I was rather excited as I poured the hot water into my cup with the powdered soup mix.  I thought I had, after all, discovered the right way to eat and here I was doing it.  With a little hint of satisfaction, I stirred my little cup of the ultimate health soup and took a sip.  It was… disgusting.  I tried a second sip.  Nope, still disgusting.  I knew most assuredly that if I had to consume that every day, then I was probably going to fail miserably at being macrobiotic. 

 

Even though my instant miso soup was a complete culinary bomb, I continued to read and study the history and health benefits of miso and I became determined to like it.  I knuckled down, went to the store and shelled out the money to purchase the ingredients for real, homemade miso.  As I sipped the first spoonful I was amazed at how completely different it was from the powdered, packaged, single serve variety that I could not choke down for a pot of gold at the end of the rainbow.  (Ok, I would have choked it down for gold but I wouldn’t have liked it…)  The two of them were like night and day.  The instant was absolutely repulsive to me and the fresh, well, let’s just say it immediately became a family favorite.  To this day, if one of my now grown children doesn’t feel well, they will still ask for me to make them some miso soup.    

 

So I continued my research, watched some videos and in the end I had to go for it.  Like the miso, the value of consuming homemade ferments was too good to ignore and eventually over-rode any qualms I might have had about trying something like fresh sauerkraut.  I am pretty used to making my food from scratch so I was pretty sure that I could master this as well.  After all, if ancient people all over the world could do it without books and YouTube tutorials available, surely I could.  It must be in my DNA somewhere and moreover, I had the advantage of modern technology on my side.  So with firm resolve I decided to give it a try… 

 

I choose sauerkraut because I actually like cabbage, sauerkraut was the most familiar fermented vegetable to me and I figured that if I didn’t like it, I probably wouldn’t like any of the other vegetables prepared this way either.  So I set about chopping the cabbage, precisely measured in the salt and dutifully massaged it all together according to my recipe.  I was excited as I watched it begin to look just like it did in the pictures.  I carefully packed it into jars, making sure everything was meticulously clean.  I felt smugly sure that an ancient grandmother was watching over my shoulder and was proud of my efforts.  I covered the jar and placed it in a spot in my dining room that had the best temperature and checked on it regularly.  I felt satisfied in a very primal sort of way.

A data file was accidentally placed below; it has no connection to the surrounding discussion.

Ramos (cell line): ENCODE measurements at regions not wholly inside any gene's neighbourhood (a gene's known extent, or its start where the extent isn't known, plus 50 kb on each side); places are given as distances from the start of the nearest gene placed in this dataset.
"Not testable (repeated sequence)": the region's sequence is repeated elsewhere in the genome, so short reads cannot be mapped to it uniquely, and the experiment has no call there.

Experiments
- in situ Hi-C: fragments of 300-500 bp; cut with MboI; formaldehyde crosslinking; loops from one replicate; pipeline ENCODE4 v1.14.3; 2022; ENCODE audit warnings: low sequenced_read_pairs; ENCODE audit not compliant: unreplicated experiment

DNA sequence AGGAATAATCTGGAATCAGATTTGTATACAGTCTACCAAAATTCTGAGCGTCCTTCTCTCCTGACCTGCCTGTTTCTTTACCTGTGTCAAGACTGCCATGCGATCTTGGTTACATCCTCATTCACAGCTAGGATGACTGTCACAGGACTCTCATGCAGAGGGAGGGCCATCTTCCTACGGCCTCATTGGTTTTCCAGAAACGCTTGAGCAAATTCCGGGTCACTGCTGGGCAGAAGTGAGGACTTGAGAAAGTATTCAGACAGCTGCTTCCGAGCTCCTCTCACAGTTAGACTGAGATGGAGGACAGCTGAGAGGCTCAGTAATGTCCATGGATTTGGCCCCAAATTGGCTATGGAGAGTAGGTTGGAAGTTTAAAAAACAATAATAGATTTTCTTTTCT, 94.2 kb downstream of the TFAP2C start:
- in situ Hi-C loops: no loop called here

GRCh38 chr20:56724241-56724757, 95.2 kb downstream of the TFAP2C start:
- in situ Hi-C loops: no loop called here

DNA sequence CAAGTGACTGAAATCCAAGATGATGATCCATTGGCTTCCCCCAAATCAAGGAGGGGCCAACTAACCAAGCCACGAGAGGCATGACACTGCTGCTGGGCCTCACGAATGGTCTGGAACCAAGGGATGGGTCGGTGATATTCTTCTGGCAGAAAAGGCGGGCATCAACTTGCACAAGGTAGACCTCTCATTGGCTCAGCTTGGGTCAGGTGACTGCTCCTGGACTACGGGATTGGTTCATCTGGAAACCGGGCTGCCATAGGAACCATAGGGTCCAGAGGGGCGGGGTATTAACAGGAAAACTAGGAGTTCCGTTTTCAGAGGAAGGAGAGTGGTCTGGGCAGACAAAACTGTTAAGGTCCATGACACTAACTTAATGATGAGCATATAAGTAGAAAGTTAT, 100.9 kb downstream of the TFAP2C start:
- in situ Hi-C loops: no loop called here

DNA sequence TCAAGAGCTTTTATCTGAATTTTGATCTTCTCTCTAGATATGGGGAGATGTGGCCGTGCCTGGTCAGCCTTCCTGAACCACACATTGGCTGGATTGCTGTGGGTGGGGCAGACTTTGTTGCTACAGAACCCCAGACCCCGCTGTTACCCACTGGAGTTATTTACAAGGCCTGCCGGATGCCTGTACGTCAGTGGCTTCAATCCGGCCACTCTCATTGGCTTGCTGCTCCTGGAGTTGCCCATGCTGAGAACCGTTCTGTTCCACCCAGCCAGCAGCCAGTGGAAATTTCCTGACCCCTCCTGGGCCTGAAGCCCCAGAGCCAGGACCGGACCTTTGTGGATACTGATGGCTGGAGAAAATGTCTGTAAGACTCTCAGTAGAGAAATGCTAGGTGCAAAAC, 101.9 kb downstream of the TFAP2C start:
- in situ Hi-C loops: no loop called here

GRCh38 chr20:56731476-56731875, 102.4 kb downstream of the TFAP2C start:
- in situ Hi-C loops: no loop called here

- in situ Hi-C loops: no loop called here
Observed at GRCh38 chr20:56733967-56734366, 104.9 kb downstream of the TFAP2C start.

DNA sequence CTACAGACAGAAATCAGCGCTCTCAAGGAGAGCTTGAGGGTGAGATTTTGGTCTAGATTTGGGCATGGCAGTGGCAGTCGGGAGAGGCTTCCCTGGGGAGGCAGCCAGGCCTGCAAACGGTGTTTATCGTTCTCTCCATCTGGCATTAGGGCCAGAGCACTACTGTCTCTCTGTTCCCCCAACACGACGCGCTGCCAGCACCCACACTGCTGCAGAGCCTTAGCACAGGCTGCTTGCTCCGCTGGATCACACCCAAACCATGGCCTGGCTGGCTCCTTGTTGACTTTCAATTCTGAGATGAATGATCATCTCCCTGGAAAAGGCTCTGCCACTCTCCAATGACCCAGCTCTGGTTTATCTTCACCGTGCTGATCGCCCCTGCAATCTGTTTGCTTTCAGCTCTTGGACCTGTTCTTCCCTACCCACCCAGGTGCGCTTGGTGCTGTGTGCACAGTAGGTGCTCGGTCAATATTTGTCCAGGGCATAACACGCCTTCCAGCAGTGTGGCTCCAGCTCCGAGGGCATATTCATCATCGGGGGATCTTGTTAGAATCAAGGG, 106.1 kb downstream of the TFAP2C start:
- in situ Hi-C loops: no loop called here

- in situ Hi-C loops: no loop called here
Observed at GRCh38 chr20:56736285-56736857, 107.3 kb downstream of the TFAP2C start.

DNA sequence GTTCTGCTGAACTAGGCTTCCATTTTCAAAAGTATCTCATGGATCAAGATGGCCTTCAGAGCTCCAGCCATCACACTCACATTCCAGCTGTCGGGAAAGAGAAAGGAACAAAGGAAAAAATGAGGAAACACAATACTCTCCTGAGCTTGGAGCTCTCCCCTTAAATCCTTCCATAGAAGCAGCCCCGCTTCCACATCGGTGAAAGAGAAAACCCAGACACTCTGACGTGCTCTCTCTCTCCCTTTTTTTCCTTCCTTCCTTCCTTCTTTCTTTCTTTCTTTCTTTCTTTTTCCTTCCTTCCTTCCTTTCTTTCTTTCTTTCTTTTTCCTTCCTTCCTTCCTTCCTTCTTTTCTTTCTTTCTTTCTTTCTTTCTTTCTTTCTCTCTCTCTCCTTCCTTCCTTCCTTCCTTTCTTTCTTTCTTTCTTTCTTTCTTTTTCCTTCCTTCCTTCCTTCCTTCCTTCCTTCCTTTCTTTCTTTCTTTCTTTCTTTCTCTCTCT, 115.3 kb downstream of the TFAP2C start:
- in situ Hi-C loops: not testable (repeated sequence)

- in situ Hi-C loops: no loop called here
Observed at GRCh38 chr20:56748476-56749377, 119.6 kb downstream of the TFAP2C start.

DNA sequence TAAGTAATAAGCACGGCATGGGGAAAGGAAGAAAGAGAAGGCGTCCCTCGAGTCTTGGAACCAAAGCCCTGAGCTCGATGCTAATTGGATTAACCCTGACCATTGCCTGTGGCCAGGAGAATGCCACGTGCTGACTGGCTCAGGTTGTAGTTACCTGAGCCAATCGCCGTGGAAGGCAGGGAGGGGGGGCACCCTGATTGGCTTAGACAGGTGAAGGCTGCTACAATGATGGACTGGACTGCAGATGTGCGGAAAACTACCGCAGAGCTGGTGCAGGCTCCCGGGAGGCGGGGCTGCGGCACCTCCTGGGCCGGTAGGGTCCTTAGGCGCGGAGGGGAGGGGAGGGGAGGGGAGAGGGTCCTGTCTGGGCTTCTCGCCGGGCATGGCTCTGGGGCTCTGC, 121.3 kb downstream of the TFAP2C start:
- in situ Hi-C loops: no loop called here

After several days I decided to taste it.  One thing about making fermented foods yourself is that you have control over the flavor.  The tang or savor is determined by how long you let it ferment.  Shorter fermentation times give the dish a somewhat saltier flavor and longer times develop a more tart, sour flavor.  You get to decide when it’s done according to your personal taste preferences.  I am not a sour kind of gal, so less fermenting is more pleasing to me.  I knew that longer fermentation would increase the bacteria content but, if it’s too sour for your palate then you aren’t going to eat it and that pretty much defeats the whole purpose.   For people like me, it would probably be beneficial to add a starter culture to increase the bacteria content since the longer fermentation times also means more good bacteria.  Mine could use the head start.

 

As I savored the slightly sour, slightly salty taste of my purple wonder food I couldn’t help but smile.  This stuff was amazing, delicious and tasted nothing like that slimy, vinegary stuff that comes from the store. 

 

I was so excited that I made everyone who was brave enough to pass through my kitchen door, try it.  And, every person reacted the same.  They would balk at the idea, tell me how much they did not like sauerkraut and then wrinkle their nose at my spoonful of purple shreds.  But, without fail, each and every person’s eyes would open wide with amazement and say “wow, that’s really good”.  One guest of mine who adamantly did not like sauerkraut, admitted to me that while I was out that day she couldn’t stop going to the refrigerator for just, “one more spoonful”.  She sheepishly admitted that she might have eaten “quite a lot of that jar”.  Needless to say I was hooked! 

 

Now I do understand how you might feel a bit apprehensive about trying something like making your own sauerkraut or kefir but, I am here to tell you that it’s:

  • easier than you think

  • yummier than you can imagine

  • worth the effort

What started out as simply a way to preserve the harvest turned out to be one of the most beneficial culinary creations to date.  So now it’s your turn to add these amazing superfoods and drinks to your diet and feel the healthy results!  And if you want to, drop me a line and share your encounters with naturally fermented foods. 

 

 

 

Recommended Reading:

  1. Cultured: Making Healthy Fermented Foods at Home by Kevin Gianni

  2. Wild Fermentations by Sandor Katz

  3. Cultured Food for Life by Donna Schwenk

  4. The Art of Fermentation by Sandor Katz and Michael Pollen

 

Websites:

  1. Cultures for Health @ www.culturesforhealth.com

  2. Food Renegade @ www.foodrenegade.com

  3. Body Ecology Diet @ www.bodyecology.com

  4. Nourished Kitchen @ www.nourishedkitchen.com

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Maryville, Tn.37804